2. SIAEC’s business is dependent upon the aviation and air travel industry (hence not so resilient in the face of recessions and busts) - Air travel is pretty cyclical and is affected by downturns and recessions, and since SIAEC is intricately linked to SIA in terms of business volume, one can expect industry doldrums to impact SIAEC’s earnings and cash flows as well. Thus far, the effects are not that obvious due to the diversified nature of SIAEC’s JVs and business alliances, but there have been years in which they paid less dividends and earnings took a dip. Hence, this is a minus point for SIAEC even though its cash flows are fairly resilient so far.
3. Major customer SIA can also be a bane if SIA’s fortunes suffer - Despite the obvious advantages of having SIA as their major and “anchor” customer, this can also backfire badly if SIA themselves get stuck in a rut, or are experiencing problems with their top and bottom lines.
4. Core revenue did not increase by much as compared to competitors - This should be viewed in the light of SIAEC’s strategy compared with other MRO players, as SIAEC focused more on joint ventures and alliances as compared with their competitors. As a result, one should note that core revenues did not increases as much on a CAGR basis as compared to its competitors. On the flip side, SIAEC does make up for it with higher share of profits from associated companies and joint ventures as well as higher cash dividends from these investing activities.
5. There is a need to continually invest in technical skills and human knowledge base in order to remain competitive - SIAEC is in the service industry, which means its main costs will be concentrated in staff costs. Even though capex is low as a proportion of revenues, one should note that skills upgrading is a constant requirement for this industry and nature of work; and funds have to be continually invested to train technicians to handle new technologies and aircraft. Sometimes, this training can be very costly as it entails sending engineers and technicians to Europe to learn from the companies domiciled there. This is therefore a minus as the high fixed staff costs structure (including training and development) would imply that SIAEC cannot easily cut costs during a severe recession/downturn (if not they may lose out to their competition).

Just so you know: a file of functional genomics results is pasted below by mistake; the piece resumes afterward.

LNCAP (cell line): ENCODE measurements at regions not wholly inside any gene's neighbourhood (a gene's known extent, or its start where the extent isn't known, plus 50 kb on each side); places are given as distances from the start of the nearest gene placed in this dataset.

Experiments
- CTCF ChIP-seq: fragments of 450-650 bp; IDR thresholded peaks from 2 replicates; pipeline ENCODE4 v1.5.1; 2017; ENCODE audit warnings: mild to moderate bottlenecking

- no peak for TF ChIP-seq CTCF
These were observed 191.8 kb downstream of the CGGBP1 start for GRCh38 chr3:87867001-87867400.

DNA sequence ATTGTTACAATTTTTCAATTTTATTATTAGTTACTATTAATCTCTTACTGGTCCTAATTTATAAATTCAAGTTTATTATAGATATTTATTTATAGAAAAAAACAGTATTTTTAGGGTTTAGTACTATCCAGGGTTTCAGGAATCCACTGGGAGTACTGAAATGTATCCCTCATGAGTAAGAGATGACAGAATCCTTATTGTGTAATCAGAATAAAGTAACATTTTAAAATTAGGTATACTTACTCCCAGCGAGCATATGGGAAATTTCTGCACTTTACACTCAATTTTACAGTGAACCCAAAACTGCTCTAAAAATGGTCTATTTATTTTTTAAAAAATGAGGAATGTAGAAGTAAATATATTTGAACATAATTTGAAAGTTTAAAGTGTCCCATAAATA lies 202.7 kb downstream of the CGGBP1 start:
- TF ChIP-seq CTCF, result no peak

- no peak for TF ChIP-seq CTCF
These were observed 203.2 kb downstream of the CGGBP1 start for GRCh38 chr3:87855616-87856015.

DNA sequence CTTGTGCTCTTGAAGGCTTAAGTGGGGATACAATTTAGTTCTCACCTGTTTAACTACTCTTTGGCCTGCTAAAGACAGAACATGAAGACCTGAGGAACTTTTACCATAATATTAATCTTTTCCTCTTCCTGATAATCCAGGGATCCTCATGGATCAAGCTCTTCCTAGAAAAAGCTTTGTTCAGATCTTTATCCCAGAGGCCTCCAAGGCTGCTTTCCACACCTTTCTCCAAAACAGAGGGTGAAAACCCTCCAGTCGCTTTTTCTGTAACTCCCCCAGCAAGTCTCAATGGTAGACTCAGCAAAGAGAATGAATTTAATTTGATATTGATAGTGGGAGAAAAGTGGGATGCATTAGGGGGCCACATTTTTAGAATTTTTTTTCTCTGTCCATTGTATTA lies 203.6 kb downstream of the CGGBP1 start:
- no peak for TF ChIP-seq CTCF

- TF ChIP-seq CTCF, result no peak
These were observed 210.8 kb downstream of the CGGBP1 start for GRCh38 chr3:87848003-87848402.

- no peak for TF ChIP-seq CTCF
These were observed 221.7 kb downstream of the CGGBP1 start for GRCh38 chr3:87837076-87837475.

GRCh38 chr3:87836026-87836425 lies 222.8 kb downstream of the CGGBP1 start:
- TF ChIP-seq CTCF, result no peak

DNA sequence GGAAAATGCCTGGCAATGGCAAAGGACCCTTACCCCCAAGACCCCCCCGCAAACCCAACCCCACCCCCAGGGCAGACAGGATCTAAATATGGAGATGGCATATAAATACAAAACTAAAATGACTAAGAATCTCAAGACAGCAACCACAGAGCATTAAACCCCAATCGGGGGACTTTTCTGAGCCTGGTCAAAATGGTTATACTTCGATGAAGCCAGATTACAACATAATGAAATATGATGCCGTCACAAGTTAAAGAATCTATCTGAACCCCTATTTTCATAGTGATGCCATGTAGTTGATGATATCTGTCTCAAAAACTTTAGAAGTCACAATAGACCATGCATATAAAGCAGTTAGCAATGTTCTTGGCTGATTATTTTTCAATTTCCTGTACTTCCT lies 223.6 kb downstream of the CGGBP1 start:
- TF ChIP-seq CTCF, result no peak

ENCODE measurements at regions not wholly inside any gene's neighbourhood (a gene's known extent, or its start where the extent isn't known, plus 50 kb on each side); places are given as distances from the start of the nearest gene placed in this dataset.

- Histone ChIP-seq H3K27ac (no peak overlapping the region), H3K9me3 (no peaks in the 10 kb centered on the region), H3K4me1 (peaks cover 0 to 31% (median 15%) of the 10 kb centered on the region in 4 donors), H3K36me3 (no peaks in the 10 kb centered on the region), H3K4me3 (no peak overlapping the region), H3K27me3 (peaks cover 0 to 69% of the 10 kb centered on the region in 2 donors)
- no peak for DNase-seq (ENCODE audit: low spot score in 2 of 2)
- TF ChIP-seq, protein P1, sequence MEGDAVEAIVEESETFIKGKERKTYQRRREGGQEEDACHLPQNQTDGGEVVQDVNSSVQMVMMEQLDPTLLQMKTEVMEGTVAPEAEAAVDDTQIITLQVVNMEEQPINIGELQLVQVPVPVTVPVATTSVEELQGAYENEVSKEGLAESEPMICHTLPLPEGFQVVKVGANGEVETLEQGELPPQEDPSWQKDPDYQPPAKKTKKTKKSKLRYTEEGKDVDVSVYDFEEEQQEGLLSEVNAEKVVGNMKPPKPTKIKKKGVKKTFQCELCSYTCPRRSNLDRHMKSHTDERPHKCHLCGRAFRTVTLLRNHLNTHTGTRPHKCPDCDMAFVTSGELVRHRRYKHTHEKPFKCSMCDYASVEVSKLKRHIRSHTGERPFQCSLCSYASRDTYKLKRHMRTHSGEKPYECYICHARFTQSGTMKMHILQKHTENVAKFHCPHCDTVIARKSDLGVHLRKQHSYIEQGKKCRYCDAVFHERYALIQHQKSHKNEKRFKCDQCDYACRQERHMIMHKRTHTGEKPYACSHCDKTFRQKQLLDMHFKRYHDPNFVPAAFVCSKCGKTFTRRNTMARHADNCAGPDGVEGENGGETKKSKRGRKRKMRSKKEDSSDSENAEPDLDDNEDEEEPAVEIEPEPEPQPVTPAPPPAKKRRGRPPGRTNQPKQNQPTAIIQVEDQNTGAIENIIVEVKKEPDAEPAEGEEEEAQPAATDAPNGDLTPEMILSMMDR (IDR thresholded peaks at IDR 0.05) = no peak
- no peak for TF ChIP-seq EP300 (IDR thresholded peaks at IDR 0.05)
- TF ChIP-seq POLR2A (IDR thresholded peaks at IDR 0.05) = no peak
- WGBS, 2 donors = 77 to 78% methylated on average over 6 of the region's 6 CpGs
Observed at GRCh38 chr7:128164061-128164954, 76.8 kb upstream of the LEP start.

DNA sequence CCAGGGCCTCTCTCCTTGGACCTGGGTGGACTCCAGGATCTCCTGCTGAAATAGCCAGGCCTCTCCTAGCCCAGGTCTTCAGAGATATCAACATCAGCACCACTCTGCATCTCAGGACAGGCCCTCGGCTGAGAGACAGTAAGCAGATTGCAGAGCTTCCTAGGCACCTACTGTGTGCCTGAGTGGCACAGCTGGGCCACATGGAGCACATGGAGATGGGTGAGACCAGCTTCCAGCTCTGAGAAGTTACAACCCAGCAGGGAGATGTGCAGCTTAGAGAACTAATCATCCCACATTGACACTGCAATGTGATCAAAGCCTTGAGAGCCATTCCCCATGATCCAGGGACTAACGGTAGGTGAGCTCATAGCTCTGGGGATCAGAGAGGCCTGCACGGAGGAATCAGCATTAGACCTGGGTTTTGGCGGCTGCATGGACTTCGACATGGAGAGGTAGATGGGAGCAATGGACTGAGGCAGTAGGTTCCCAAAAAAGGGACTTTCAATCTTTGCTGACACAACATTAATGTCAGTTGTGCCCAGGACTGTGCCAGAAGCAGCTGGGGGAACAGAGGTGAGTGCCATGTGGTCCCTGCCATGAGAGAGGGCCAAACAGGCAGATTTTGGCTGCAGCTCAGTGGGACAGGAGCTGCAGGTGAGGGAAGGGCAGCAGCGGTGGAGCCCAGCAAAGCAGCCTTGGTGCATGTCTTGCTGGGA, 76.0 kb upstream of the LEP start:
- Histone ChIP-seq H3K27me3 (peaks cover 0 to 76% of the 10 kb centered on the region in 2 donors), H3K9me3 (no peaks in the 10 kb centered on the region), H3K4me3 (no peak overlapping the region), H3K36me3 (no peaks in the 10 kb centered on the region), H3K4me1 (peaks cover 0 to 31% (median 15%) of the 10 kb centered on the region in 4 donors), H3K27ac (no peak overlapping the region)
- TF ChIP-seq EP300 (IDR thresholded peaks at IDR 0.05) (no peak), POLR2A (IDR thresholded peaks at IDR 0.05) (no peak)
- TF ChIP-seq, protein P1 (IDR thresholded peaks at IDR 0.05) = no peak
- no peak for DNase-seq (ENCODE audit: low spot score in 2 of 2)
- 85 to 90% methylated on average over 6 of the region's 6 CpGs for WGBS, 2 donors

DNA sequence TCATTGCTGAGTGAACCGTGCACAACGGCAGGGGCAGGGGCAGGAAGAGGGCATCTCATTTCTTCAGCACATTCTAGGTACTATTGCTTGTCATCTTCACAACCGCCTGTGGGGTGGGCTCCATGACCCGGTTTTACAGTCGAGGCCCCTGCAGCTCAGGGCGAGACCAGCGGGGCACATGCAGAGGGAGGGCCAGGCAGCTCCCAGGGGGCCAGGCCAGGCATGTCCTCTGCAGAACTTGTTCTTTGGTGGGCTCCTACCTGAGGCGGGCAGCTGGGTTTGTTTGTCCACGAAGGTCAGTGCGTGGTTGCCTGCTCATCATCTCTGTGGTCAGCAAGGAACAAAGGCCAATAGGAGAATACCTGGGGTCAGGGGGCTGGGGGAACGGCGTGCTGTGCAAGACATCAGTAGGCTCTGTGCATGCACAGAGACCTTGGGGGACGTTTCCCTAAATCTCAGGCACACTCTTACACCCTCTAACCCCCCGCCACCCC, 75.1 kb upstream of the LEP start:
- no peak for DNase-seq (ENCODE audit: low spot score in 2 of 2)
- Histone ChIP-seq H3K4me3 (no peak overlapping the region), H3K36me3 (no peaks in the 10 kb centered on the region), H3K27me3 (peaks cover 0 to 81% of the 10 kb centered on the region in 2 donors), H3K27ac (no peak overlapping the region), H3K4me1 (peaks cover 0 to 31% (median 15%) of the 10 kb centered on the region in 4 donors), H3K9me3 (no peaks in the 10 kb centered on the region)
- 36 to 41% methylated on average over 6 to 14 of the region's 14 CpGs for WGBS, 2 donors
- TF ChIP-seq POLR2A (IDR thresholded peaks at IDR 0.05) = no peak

6. Majority-held by SIA (80% or 870 million shares), hence SIAEC is effectively still controlled by SIA - Being an 80% major shareholder, SIA is effectively controlling SIAEC and thus minority shareholders may not have much say in terms of voting on resolutions and/or other such matters pertaining to divestments or investments which require shareholder approval. There is an inherent risk of being “overrun” by the majority shareholders when it comes to voting on critical matters relating to SIAEC.
After evaluating the risks and rewards, I proceeded to invest an amount of about S$49K into SIAEC, at an average price of S$4.087 per share. The pros are a lot stronger than the cons, in the sense that many of the point raised as cons had already been mitigated (for example, costs did increase during the downturn as per point 5 but not to the extent of wiping out too much cash flows, which is the lifeblood of a Company). As for Point 6, though the risk exists; thus far there have been no boardroom “brawls” with regards to unpopular policies being unilaterally passed by parent SIA. The justification for the high valuation and PTB is that SIAEC is able to maintain very high ROE>20% for the last ten years, while generating loads of FCF; hence it is accorded a high valuation due to the quality of the business (which, incidentally, is still growing). The high PTB was already explained earlier.
Furthermore, the yield for SIAEC at my purchase price stands at about 4.38% historical; and this yield based on healthy FCF should act as a buffer in case the earnings of SIAEC suffer or there is some impairment in the strong fundamentals of the Group. In other words, my margin of safety exists using the yield as a “cushion” and the track record and blue-chip status of SIAEC as my support basis.